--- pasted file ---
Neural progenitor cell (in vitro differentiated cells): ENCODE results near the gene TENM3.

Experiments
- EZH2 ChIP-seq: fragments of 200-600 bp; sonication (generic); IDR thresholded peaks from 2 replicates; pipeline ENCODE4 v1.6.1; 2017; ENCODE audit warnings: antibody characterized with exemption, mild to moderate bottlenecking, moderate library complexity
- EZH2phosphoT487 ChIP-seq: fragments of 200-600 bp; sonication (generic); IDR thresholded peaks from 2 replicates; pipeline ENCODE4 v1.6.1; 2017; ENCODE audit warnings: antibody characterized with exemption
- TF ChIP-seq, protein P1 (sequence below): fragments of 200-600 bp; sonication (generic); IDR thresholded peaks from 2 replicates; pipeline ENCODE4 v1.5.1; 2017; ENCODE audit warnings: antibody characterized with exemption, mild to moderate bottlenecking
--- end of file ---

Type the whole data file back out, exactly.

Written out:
Neural progenitor cell (in vitro differentiated cells): ENCODE results near the gene TENM3.

Experiments
- EZH2 ChIP-seq: fragments of 200-600 bp; sonication (generic); IDR thresholded peaks from 2 replicates; pipeline ENCODE4 v1.6.1; 2017; ENCODE audit warnings: antibody characterized with exemption, mild to moderate bottlenecking, moderate library complexity
- EZH2phosphoT487 ChIP-seq: fragments of 200-600 bp; sonication (generic); IDR thresholded peaks from 2 replicates; pipeline ENCODE4 v1.6.1; 2017; ENCODE audit warnings: antibody characterized with exemption
- TF ChIP-seq, protein P1 (sequence below): fragments of 200-600 bp; sonication (generic); IDR thresholded peaks from 2 replicates; pipeline ENCODE4 v1.5.1; 2017; ENCODE audit warnings: antibody characterized with exemption, mild to moderate bottlenecking